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When I go travelling, I always buy something small to remember those places such as a keyholder, pottery or little something. When I want to refer to them, which word is appropriate? Can I say, "I bought this as my memory." or "I bought this as a keepsake."? What is the common expression for this?

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A common expression is souvenir.

You might say

I bought this as a souvenir of my trip
I bought this as a memory of my trip.
I bought this as a keepsake from my trip.
I bought this as a memento of my trip.

All meaning you have something to remind you of your trip.
They all have the same meaning as 買物 (kaimono), something bought for oneself.
お土産 (omiyage) translates to souvenir, but English does not make this subtle distinction of a souvenir for oneself as opposed to for others.

Having something as a memory can be anything.
Having something as a keepsake usually has some personal and/or emotional connection.

A keepsake is a memory, but a memory is not necessarily a keepsake.

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  • Thank you for your answer, but I thought a souvenir means what I bought for somebody else, not for myself. Can I use this word for things I buy for myself? – tennis girl Mar 14 '16 at 2:21
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    Yes indeed you can buy a souvenir for yourself. – Peter Mar 14 '16 at 2:24
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    She is referring to omiyage お土産 which is translated into souvenir, and she is correct that omiyage is something bought for someone else. The Japanese have another phrase kaimono 買物 which are things bought for oneself (literally buying things). Western culture does not make this distinction usually. – Peter Mar 14 '16 at 3:49
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    @Peter, I posted a question regarding this interesting topic - Japanese Language site. I thought an 'omiyage' is bought for other people as well. Waiting for answers: japanese.stackexchange.com/questions/32896/… – shin Mar 14 '16 at 6:10
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    Like fjack, I would not use "a memory" for a physical object. I would normally say a "souvenir". I would use "keepsake" only for an item with a very personal memory, probably of another person. – Colin Fine Mar 14 '16 at 10:47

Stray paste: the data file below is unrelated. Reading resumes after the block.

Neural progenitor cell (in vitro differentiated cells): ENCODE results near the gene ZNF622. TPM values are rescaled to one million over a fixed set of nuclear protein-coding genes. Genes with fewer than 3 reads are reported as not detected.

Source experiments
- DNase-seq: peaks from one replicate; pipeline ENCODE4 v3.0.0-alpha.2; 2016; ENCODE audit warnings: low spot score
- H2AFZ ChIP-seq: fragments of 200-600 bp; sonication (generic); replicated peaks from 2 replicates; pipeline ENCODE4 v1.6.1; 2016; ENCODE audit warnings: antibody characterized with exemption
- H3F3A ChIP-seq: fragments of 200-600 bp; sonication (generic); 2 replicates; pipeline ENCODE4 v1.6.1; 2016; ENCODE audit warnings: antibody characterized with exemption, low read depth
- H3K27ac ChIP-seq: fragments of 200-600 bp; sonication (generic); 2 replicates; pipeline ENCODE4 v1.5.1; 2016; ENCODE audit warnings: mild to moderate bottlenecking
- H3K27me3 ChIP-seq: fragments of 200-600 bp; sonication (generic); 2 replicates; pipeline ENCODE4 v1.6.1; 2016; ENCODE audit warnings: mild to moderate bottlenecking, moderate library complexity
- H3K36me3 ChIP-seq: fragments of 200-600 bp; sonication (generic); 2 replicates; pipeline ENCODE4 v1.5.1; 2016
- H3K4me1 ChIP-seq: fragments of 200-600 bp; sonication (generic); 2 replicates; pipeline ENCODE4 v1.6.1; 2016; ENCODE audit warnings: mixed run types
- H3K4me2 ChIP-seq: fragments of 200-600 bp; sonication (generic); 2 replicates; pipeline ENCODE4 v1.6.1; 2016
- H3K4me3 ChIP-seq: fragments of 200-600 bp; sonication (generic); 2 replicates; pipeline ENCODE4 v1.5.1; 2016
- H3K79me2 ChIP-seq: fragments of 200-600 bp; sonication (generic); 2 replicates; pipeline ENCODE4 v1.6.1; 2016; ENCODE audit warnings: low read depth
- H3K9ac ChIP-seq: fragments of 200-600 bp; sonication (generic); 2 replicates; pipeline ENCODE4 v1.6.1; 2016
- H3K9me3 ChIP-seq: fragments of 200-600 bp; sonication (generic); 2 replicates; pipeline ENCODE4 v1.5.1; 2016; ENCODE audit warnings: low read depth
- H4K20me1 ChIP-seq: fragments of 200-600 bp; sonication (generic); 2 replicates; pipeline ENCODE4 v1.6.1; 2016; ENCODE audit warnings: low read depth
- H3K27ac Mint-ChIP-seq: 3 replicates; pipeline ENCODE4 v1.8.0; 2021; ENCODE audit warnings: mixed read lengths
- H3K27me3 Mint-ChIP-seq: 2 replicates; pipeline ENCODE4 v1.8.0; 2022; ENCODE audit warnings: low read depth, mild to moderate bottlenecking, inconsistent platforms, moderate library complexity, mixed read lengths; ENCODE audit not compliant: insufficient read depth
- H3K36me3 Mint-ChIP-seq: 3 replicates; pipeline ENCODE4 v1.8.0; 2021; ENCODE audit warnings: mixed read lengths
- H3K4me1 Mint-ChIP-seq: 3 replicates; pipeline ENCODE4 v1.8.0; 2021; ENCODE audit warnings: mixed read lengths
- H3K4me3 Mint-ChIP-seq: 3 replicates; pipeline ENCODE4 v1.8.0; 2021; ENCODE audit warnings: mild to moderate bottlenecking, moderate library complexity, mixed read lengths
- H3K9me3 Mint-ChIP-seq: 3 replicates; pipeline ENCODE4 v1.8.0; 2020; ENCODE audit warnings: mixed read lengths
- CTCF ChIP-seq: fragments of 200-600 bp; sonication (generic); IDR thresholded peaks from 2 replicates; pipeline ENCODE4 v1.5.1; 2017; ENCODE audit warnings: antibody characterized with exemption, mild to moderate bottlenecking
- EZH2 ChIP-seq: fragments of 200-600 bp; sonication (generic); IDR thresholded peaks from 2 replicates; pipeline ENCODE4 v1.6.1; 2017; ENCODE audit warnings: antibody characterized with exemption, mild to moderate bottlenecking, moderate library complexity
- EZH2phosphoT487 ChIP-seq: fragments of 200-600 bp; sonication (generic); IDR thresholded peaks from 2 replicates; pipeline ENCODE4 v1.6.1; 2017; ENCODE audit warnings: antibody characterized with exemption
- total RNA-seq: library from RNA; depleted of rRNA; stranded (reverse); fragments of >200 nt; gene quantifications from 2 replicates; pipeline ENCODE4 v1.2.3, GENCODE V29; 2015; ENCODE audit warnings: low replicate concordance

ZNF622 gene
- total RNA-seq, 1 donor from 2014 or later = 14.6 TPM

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A keepsake is a physical object that is used to help you remember.

A memory is typically a mental process, not a physical object. (Admittedly, M-W's second definition seems like it's referring to a physical object, but my very subjective impression is that it is not a common usage, at least not anymore.)

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  • Downvoted because it does not answer the question entirely. At the end the OP wanted to know the common expression for this situation, which is "souvenir" – Joao Arruda Mar 14 '16 at 3:34
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    @JoaoArruda - Given that another answer already mentions souvenir, I don't see any need to reiterate that word in this answer. The other answer treats souvenir and memory almost as equivalent synonyms, but this answer helps clarify that memory is not often used to refer to a physical object – an important distinction I found worthy of an upvote. (As a footnote, when I hover over my downvote button, I don't see a tool tip saying, "This answer does not answer the question in its entirty.") – J.R. Mar 14 '16 at 8:22
  • A note on paper is also a physical object that helps you remember, but it is normally not a keepsake. A keepsake should be somehow special. – Colin McLarty Mar 14 '16 at 16:22
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A keepsake is a physical token that represents to the holder something of meaning to them. A keepsake is kept because of a remembrance. The significance and efficacy of the remembrances are of course symbolic. For the holder the keepsake's function bears more vivid and clear recollection. What is recalled is often their experiences with a person, the meaning those experiences carry. The keepsake could possibly evoke experiences, and the influences of those experiences, with a group of people, an event or a place of significance that carries elements of their own identity and personal recollections' importance.

A keepsake brings to mind circumstances, sentiments, eras, passages of life, concepts, and often characterizations, perceptions, ways of thinking or being, struggles, victories and or moments in some way. In our minds a keepsake can have the effect of drawing our conscience more clearly and vividly to people, times, places, events, and life passages better than a video tape or recording since we can re-experience to some extent the things we recall.

Humans associate objects to feelings events and other objects. This in part defines what it is like to be an alive, thinking and sentient being. The skeletal remains of progenitors represent the living being, the spirit, they once were. Some such objects are keepsakes but only so much as they are of the personal significance.

Even the smallest keepsake can carry a very powerful influence for some but little for others depending on its efficacy or rather strength and clarity of connection they help to be remembered.

A memento may be thought of as a keepsake but is generally more intended to evoke the recollection. For example a plaque or trophy versus a photo of the beach your family visited often throughout your youth.

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